The Fourth of July, also known as Independence Day has been a federal holiday in the United States since 1941. But the tradition of Independence Day celebrations goes back to the 18th century and the American Revolution (1775-83). In June 1776, representatives of the 13 colonies then fighting in the revolutionary struggle weighed a resolution that would declare their independence from Great Britain. On July 2nd, the Continental Congress voted in favor of independence, and two days later its delegates adopted the Declaration of Independence, a historic document drafted by Thomas Jefferson. From 1776 until the present day, July 4th has been celebrated as the birth of American independence, with typical festivities ranging from fireworks, parades and concerts to more casual family gatherings and barbecues (www.history.com).
Last year, when I wrote my blog for this day, our country was in the middle of a very difficult presidential election cycle. My hope was that things would settle down, people would unite and move forward together. Unfortunately, political battles rage on and there remains a lack of cooperation both at the local and national levels.
We live in an amazing country. We are free to speak our minds and not be thrown in jail for our thoughts. But freedom and independence must be accompanied by responsibility. We cannot just shoot at congressman we don’t like. We can disagree with policy. But we must behave with respect. Our forefathers gave us an amazing gift. Many forget that in other countries you are guilty until proven innocent, that you can be arrested and held for little if any reason, that protesters are jailed and that your opinion or vote don’t matter.We often take our freedoms for granted.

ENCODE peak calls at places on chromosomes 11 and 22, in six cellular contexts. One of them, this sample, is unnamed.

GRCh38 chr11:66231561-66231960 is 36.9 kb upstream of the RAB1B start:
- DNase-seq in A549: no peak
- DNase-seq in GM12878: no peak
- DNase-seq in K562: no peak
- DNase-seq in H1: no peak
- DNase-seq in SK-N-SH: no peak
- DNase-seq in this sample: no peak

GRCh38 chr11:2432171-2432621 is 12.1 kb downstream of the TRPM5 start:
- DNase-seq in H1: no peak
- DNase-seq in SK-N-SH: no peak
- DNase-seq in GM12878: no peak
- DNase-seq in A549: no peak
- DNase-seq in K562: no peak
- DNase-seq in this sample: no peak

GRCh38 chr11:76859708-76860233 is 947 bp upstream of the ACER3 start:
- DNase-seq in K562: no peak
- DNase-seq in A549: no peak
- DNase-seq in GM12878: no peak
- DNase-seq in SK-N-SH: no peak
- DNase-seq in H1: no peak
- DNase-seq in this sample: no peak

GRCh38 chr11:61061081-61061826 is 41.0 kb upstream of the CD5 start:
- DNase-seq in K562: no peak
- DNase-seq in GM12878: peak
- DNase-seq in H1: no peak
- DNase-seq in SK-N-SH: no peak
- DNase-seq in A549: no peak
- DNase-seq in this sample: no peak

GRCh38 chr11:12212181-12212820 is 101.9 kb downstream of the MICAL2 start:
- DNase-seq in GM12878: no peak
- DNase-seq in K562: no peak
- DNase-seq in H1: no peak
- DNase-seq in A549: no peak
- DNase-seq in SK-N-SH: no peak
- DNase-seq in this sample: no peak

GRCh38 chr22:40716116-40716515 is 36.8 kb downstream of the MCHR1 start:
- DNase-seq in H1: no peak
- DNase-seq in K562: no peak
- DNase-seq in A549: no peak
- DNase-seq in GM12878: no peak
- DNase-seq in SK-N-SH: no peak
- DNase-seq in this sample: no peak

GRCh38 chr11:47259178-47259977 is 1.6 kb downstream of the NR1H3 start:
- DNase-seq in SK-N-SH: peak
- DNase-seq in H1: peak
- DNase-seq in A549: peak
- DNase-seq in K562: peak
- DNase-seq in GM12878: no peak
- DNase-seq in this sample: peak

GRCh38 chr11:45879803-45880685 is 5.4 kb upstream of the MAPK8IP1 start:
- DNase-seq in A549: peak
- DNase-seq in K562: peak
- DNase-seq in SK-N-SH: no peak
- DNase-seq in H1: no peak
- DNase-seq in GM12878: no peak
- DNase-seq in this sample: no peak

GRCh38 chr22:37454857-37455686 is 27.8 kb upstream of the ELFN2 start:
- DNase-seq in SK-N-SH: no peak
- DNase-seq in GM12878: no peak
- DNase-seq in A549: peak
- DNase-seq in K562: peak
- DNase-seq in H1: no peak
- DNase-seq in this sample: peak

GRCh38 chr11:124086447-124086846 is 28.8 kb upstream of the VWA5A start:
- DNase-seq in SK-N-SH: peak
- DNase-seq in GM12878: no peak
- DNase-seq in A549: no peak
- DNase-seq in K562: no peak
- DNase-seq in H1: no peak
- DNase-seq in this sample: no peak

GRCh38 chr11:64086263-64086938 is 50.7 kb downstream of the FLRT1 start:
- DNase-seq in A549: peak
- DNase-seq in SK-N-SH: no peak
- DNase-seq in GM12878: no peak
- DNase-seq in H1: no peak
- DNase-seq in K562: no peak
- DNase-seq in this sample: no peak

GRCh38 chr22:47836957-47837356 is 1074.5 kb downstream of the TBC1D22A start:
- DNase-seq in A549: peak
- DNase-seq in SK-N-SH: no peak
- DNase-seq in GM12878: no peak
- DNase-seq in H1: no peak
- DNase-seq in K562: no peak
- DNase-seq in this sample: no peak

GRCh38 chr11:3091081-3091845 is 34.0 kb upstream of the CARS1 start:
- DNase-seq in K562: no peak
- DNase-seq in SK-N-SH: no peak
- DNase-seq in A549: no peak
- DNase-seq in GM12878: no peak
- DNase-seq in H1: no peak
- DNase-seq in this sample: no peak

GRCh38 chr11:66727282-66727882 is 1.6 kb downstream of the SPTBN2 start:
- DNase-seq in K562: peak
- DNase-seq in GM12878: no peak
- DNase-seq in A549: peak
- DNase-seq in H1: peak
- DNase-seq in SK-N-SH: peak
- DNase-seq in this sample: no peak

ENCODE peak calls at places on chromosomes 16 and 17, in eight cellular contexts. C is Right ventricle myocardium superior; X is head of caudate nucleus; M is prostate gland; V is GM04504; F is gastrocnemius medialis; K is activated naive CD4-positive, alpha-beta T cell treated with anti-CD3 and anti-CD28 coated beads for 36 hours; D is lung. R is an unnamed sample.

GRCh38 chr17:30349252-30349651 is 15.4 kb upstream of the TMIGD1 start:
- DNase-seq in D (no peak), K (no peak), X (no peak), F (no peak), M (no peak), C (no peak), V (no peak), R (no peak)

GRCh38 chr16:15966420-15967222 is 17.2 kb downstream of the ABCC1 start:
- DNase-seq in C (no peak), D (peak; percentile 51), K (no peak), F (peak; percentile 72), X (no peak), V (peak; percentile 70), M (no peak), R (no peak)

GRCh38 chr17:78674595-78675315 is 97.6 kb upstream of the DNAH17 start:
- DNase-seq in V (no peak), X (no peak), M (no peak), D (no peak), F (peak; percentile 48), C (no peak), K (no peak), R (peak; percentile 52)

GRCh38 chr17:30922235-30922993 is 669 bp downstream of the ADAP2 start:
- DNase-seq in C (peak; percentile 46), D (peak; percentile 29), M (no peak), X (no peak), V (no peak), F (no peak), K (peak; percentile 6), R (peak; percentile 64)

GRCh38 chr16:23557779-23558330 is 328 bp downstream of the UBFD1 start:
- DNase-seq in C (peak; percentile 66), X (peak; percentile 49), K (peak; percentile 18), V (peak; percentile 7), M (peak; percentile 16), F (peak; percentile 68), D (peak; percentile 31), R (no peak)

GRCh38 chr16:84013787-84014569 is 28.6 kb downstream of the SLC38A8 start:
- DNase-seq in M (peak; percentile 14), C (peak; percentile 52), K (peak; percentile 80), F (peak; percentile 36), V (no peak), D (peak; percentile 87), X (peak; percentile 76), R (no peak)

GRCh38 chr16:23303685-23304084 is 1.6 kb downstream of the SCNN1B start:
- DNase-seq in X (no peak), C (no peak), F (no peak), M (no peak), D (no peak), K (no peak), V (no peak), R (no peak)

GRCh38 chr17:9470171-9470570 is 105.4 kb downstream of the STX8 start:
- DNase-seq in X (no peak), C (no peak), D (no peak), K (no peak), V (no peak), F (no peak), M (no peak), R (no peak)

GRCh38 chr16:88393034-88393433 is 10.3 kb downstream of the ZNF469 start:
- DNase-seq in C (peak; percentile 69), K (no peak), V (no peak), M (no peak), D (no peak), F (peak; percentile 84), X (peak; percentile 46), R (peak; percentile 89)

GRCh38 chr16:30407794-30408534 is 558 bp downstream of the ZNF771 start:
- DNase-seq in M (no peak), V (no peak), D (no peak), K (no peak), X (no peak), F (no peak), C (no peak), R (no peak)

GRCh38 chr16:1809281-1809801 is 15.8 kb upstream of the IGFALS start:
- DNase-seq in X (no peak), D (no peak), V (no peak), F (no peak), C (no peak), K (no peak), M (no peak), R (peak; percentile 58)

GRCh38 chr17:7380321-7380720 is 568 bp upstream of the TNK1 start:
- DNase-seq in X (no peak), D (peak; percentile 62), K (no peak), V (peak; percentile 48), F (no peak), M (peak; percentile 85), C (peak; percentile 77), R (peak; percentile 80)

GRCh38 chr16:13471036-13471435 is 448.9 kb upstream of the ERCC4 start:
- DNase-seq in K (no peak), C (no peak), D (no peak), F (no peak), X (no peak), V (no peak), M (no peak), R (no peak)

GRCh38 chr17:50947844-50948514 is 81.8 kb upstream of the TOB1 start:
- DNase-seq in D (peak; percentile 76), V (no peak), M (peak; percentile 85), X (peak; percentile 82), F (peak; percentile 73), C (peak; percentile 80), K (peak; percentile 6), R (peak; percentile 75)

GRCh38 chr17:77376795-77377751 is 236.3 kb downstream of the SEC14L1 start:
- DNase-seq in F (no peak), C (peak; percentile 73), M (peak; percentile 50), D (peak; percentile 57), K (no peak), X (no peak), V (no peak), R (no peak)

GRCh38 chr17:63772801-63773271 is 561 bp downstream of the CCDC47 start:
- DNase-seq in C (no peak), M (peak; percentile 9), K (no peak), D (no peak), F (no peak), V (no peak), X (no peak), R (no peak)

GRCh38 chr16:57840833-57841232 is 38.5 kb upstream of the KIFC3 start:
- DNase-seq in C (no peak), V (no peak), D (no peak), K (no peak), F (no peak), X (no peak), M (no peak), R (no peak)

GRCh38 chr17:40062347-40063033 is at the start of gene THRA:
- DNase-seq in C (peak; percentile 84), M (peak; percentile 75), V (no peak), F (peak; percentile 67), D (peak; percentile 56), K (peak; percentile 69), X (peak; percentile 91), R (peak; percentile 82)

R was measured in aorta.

I, personally, am very proud to be an American. This remains a wonderful country filled with a lot of people who do so much good. Last week, Major League Baseball umpire, John Trumpane, on his way back from a run and lunch saw a woman climb over a railing on the Roberto Clemente Bridge. He didn’t hesitate. He put his arm around her and quietly kept her safe until more help arrived. He saved her life. This is only one of many stories we sometimes miss hearing about. We need to think about and share these types of stories. They bond us as human beings, rather than divide us because of some political views.
My hope this 4th of July is that we all stop to appreciate our freedoms, to recognize that many others are less fortunate and that we all do our part to figure out how we can do something for our families, friends and country to promote respect and dignity for all.